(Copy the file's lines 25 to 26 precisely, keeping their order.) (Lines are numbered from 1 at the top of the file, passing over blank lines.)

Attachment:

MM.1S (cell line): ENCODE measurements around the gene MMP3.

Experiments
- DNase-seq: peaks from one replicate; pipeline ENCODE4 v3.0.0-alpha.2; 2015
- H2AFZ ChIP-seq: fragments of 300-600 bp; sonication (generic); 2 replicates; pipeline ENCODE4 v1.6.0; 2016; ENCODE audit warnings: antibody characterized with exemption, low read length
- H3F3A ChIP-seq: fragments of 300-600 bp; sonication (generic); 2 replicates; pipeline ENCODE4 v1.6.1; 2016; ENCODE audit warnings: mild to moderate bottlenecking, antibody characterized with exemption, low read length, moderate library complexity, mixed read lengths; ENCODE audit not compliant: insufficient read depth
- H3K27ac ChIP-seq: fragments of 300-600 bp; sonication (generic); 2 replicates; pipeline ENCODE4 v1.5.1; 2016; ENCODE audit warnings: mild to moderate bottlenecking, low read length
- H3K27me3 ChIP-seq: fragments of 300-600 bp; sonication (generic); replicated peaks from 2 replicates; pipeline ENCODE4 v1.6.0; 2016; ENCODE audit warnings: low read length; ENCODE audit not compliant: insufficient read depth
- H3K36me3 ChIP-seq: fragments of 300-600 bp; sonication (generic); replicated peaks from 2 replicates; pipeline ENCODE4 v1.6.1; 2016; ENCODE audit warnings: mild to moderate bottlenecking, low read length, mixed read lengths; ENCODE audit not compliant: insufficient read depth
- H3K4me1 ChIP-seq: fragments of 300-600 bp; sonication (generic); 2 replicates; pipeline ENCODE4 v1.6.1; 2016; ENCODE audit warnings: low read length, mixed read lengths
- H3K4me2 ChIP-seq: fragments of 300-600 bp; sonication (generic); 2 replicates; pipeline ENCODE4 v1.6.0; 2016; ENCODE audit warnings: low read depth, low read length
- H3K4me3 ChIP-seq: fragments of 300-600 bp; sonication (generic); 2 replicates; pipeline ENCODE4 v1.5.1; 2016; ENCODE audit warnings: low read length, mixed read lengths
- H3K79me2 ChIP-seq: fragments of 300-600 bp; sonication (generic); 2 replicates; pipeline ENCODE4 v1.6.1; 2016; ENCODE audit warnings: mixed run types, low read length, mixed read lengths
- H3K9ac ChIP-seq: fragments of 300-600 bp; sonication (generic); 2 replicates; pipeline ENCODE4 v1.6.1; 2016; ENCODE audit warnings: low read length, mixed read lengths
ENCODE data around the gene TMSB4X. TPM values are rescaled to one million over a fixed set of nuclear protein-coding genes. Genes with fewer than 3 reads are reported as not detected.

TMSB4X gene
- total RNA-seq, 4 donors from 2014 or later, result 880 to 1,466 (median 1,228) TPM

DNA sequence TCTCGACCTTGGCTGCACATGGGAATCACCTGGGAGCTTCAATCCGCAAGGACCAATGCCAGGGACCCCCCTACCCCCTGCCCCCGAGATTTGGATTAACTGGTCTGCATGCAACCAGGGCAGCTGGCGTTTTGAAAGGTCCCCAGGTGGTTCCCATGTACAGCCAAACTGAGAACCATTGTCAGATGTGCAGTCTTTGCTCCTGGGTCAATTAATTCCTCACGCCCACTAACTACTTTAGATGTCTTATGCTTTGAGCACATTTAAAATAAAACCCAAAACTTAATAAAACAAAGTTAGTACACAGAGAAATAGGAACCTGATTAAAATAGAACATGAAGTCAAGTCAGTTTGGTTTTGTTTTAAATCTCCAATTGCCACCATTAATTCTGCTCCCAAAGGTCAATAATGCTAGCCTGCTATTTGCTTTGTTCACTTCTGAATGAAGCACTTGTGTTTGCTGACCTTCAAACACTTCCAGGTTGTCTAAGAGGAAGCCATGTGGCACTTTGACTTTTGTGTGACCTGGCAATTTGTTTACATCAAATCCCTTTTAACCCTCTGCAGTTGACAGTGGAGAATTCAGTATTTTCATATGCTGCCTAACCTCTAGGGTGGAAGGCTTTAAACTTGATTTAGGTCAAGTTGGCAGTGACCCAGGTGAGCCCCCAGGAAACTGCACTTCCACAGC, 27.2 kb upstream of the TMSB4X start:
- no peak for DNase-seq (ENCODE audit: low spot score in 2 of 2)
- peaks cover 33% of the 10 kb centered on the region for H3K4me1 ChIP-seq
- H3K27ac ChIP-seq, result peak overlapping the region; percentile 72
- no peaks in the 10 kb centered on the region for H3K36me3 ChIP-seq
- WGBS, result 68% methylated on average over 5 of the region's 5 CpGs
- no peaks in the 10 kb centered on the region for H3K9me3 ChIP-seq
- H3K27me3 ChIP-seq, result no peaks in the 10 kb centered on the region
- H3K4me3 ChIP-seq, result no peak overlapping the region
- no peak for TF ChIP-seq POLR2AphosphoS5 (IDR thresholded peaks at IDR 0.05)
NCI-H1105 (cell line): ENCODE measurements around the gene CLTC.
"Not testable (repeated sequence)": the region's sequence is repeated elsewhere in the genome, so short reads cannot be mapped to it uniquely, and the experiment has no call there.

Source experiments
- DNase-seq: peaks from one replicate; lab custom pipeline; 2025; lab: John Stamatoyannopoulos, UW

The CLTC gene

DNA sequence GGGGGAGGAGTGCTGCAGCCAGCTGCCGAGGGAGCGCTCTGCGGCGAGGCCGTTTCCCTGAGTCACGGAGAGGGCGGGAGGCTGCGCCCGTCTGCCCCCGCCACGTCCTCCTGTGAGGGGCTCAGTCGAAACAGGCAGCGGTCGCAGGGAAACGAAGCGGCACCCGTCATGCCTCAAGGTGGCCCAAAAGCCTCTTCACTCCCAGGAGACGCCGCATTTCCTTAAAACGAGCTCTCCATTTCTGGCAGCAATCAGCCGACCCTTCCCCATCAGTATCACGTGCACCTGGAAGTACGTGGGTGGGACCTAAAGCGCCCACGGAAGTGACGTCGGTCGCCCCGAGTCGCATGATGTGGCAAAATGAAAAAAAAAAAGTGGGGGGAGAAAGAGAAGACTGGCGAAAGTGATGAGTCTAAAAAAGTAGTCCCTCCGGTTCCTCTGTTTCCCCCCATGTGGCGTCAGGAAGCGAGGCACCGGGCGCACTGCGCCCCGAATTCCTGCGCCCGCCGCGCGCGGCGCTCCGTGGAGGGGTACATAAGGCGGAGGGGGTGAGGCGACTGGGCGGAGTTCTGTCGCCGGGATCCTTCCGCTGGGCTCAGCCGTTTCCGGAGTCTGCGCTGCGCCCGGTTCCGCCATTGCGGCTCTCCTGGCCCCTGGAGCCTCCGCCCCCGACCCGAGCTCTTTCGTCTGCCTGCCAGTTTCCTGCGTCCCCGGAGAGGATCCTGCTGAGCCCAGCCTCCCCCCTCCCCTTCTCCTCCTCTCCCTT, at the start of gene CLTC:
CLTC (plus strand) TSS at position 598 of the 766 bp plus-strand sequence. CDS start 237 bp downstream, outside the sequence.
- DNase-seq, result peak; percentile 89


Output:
- H3K4me3 ChIP-seq, result no peak overlapping the region
- no peak for TF ChIP-seq POLR2AphosphoS5 (IDR thresholded peaks at IDR 0.05)